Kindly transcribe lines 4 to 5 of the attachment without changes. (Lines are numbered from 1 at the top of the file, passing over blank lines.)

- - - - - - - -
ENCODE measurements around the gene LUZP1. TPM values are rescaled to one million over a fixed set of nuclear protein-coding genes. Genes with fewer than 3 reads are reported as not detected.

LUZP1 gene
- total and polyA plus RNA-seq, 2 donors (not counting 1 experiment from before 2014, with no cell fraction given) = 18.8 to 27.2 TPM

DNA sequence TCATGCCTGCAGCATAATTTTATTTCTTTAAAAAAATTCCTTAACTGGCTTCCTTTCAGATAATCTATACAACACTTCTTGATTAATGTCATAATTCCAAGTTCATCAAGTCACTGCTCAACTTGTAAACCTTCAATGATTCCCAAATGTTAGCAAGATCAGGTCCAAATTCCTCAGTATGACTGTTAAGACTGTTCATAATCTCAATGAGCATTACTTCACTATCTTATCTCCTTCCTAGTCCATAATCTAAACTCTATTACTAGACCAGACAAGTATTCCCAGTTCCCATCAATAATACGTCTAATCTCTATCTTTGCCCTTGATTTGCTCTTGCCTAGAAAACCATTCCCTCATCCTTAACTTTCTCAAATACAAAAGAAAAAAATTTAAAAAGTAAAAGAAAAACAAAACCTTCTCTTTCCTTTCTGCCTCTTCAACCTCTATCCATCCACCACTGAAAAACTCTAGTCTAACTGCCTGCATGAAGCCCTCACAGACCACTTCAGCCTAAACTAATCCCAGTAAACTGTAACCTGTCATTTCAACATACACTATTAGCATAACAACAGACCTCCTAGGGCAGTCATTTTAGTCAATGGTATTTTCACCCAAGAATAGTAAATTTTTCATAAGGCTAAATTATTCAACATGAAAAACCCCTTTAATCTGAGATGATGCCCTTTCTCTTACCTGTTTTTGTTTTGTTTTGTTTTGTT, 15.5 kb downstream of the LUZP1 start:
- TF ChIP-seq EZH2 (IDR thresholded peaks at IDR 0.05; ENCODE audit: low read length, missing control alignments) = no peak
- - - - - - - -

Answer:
DNA sequence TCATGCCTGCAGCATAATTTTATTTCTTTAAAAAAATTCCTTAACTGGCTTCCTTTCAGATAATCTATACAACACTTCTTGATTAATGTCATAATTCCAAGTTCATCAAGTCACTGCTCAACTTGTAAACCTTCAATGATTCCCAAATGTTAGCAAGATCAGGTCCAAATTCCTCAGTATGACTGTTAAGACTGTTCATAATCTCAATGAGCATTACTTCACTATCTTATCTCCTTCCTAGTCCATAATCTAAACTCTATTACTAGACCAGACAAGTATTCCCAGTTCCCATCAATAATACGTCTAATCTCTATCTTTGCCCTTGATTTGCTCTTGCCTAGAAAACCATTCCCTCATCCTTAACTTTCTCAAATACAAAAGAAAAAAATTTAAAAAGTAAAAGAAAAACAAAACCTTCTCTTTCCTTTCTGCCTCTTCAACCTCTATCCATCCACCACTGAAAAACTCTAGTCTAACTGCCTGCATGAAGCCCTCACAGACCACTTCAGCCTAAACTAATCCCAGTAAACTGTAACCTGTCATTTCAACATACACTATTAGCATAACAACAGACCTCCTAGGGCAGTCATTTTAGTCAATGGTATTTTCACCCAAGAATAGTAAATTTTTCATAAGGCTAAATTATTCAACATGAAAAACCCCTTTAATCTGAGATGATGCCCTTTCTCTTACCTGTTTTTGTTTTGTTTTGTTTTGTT, 15.5 kb downstream of the LUZP1 start:
- TF ChIP-seq EZH2 (IDR thresholded peaks at IDR 0.05; ENCODE audit: low read length, missing control alignments) = no peak